Hiking Underground in a Lava Tube
Lava River Trail, Coconino National Forest, Flagstaff Arizona
Discovered by lumbermen in 1915, Lava River Cave is located about 14 miles northwest of Flagstaff on Highway 180 in the Coconino National Forest. While not the easiest trail to find, it is well worth the effort.
Formed as many as 700,000 years ago, Lava River Cave, also know as Government Cave, is really a lava tube. Part of the San Francisco Volcanic field, it is the longest lava tube in Arizona.
While the thought of hiking in a cave can sound a little intimidating, you can see from the picture above, it is appropriate even for small children. Care and patience, sturdy footwear, a jacket and several sources of light and everyone will do fine.
In May, 1991, the graffiti was cleaned from the cave and all of the litter removed.
What is a Lava Tube?
Lava tubes form when the outer surface of a molten stream of lava cools and solidifies creating a crust. The inner core remains molten and continues to flow leaving behind a cavity, the lava tube.
As the lava flows out features such as lavacicles and splashdowns (rocks that appear frozen in the floor) can form. In a picture below, you can see ripples in the floor of Lava River Cave from the previously molten lava.
Lava River Cave Entrance
It is a flat, 1/4 of a mile or so hike from the parking lot to the entrance of the lava tube. A sign outside the entrance maps the cave and describes some of the features you'll find in it.
The lava tube is 3/4 to 1 mile long and the ceiling can be as high as 30 ft. The cave drops about 100 feet in elevation from the opening to the end.
The opening to the cave looks like it is in a massive boulder rock garden. After crouching down to enter the cave and scrambling down several (possibly 15- 20 feet or more) we reached the floor. At the floor we could stand without a problem. Caution: Once you get away from the opening, you are in total darkness.
At no point in the hike did we feel cramped, crowded or claustrophobic. It was similar to walking in a large train tunnel. In fact, a family with small children used patience and coaxing to get the kids down from the opening. Once they were in, they all did fine.
If you go, plan appropriately. In addition to water, wear a jacket. It is cool in the lava tube. The temperatures inside are usually 35-45°F, but can be as low as 32°F at the opening. Ice may form there. While the cave was dry, moisture may be found on the walls, floor, and ceiling.
Wear good closed-toe shoes and consider gloves because you will be grabbing onto rocks. The walls, floor and ceiling are rough.
It will be dark in there. Bring a flash light with fresh batteries. Ideally, bring at least 1 or 2 for each hiker and a spare or 2.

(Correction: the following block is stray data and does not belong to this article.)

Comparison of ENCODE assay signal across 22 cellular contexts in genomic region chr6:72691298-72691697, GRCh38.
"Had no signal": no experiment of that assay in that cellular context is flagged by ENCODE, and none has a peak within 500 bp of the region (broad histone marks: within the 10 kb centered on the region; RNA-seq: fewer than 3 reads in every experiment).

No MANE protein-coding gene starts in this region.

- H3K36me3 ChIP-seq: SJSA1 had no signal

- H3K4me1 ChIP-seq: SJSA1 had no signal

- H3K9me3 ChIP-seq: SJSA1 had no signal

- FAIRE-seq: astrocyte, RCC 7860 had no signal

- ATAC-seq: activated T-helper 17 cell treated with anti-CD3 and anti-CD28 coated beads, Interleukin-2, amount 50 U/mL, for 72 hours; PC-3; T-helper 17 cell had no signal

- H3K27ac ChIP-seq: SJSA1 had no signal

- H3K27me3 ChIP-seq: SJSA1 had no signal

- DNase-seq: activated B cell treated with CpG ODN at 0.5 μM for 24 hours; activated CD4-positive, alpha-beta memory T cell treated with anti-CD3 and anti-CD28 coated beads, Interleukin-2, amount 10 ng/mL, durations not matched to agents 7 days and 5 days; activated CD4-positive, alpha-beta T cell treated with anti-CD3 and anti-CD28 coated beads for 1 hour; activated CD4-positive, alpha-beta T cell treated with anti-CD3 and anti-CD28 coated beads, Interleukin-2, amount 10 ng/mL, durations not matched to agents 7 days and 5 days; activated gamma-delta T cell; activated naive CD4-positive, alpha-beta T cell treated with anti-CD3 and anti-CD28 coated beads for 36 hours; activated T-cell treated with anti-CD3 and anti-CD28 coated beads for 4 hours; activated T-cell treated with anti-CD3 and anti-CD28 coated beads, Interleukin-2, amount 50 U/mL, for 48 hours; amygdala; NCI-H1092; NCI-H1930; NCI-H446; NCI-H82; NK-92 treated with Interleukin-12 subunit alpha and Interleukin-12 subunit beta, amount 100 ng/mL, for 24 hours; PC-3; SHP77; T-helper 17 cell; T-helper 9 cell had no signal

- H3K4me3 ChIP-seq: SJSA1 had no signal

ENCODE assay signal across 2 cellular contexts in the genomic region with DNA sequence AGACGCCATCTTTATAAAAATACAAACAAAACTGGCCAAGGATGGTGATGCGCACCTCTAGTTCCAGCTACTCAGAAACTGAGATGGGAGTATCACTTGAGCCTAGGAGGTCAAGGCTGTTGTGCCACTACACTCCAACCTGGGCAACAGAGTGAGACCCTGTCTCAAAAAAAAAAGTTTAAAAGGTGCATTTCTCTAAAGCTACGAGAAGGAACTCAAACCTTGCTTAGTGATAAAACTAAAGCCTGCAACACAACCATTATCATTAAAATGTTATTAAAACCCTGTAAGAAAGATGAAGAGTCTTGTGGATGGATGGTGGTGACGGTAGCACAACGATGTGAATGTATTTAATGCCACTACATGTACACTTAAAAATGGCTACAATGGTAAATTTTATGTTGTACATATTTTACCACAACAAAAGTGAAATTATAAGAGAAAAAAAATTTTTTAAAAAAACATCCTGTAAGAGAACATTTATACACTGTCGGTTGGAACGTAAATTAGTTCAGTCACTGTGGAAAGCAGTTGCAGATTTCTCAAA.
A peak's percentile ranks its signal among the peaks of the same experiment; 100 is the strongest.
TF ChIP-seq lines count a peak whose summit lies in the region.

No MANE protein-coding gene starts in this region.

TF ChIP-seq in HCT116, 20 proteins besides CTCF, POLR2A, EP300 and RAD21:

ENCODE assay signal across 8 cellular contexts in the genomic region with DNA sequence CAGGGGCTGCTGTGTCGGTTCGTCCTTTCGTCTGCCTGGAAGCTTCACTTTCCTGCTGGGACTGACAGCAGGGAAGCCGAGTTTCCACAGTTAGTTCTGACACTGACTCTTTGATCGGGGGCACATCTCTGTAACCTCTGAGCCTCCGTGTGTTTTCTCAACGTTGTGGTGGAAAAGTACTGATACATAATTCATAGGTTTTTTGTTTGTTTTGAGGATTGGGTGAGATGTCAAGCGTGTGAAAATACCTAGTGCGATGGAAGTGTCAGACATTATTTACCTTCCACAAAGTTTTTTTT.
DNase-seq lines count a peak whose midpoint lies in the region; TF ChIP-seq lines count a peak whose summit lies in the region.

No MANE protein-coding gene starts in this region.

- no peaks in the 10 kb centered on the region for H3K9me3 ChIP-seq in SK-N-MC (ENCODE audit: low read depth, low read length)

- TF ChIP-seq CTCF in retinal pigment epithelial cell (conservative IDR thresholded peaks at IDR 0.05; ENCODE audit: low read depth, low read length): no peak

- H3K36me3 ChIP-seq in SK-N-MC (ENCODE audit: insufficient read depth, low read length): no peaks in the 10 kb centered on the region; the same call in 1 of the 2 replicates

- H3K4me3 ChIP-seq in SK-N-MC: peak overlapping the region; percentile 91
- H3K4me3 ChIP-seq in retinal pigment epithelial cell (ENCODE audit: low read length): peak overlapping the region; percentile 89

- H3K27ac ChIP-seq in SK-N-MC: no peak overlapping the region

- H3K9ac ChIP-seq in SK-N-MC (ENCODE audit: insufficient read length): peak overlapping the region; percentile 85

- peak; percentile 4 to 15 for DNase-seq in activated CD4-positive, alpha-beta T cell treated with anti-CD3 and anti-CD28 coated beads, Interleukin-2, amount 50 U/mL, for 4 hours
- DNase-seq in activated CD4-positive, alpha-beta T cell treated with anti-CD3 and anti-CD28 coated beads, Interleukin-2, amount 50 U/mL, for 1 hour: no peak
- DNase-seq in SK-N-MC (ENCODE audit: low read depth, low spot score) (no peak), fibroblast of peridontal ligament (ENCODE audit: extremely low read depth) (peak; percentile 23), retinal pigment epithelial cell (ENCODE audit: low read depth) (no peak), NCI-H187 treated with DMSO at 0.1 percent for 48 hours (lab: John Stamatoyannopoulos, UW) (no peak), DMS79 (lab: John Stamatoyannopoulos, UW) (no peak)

After scrambling down the rocks to get to the floor of the cave, it was basically a flat walk. There were some smaller rocks in the floor as well as a few larger ones that we had to climb over or around.
Approximately 1/3 to 1/2 way into the cave, the path splits. According to other hikers, if you follow the trail to the right, you may have to crawl before you get to the end. Follow the trail to the left and the ceiling can reach a height of up to 30 ft.
Because of time constraints, we turned around at the point the cave divided. All told, we were in the cave less than 45 minutes. I would think you could make it to the end and back, particularly if you took the left fork, in less than 90 minutes.
Small animals, such as squirrels, and bats can live in the cave. We did not see any and most hikers rarely do.
How to Get to Lava River Cave, Coconino National Forest
9 Miles north of Flagstaff on Route 180 turn left (west) on to FR 245 (milepost 230). In 3 miles turn left on to FR 171 (there is a sign). 1 mile on FR 171, turn left on to FR 171B. The parking lot is about 1/4 mile on FR 171B
Be aware that FR 245, FR 171, and FR 171B are dirt roads. Access may be limited in the winter months.
GPS: N35° 20' 32.1714", W-111° 50' 8.196"
Other Lava Tubes
Lava River Cave is not the only lava tube in the world, the U.S., or for that matter, even in Arizona. There is another lava tube at Sunset Crater Volcano National Monument on the other side of the San Francisco Peaks. This tube is closed to the public because it is starting to collapse.
Thurston Lava Tube, Big Island, Hawai'i
Thurston Lava Tube, Volcanoes National Park, Big Island Hawai'i
As you can see from the pictures, Thurston Lava Tube is far more tourist friendly than Lava River Cave. Thurston Lava Tube, or Nahuku, has walkways, steps, and most importantly, lights.
Other Lava Tubes in the United States:
- Lava Beds National Monument, northeastern California, the largest concentration of lava tubes in the U.S.
- Kazumura Cave, Big Island, Hawaii, most extensive and greatest linear extent (40.7 miles) of any lava tube in the world.
- Lava River Cave, Newberry National Volcanic Monument, Bend, Oregon
- Ape Cave, Gifford Pinchot National Forest, south of Mount St. Helens, Washington, longest contiguous lava tube in the continental U.S.
Lava Tubes Around the World:
- Canary Islands
There are even lava tubes on the moon.
This content is accurate and true to the best of the author’s knowledge and is not meant to substitute for formal and individualized advice from a qualified professional.
© 2012 Mark Shulkosky